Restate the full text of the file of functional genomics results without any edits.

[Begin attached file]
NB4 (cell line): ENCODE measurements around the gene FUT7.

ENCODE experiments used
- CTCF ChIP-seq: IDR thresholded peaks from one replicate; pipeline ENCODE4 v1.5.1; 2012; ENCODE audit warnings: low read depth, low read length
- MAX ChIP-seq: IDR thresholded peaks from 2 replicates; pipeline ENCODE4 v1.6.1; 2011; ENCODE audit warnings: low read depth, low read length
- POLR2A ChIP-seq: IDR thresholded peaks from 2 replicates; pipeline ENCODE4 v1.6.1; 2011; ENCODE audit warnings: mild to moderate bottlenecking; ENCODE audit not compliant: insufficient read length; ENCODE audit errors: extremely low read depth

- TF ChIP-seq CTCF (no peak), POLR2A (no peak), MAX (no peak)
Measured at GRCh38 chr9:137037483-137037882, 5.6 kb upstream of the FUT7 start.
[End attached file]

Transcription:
NB4 (cell line): ENCODE measurements around the gene FUT7.

ENCODE experiments used
- CTCF ChIP-seq: IDR thresholded peaks from one replicate; pipeline ENCODE4 v1.5.1; 2012; ENCODE audit warnings: low read depth, low read length
- MAX ChIP-seq: IDR thresholded peaks from 2 replicates; pipeline ENCODE4 v1.6.1; 2011; ENCODE audit warnings: low read depth, low read length
- POLR2A ChIP-seq: IDR thresholded peaks from 2 replicates; pipeline ENCODE4 v1.6.1; 2011; ENCODE audit warnings: mild to moderate bottlenecking; ENCODE audit not compliant: insufficient read length; ENCODE audit errors: extremely low read depth

- TF ChIP-seq CTCF (no peak), POLR2A (no peak), MAX (no peak)
Measured at GRCh38 chr9:137037483-137037882, 5.6 kb upstream of the FUT7 start.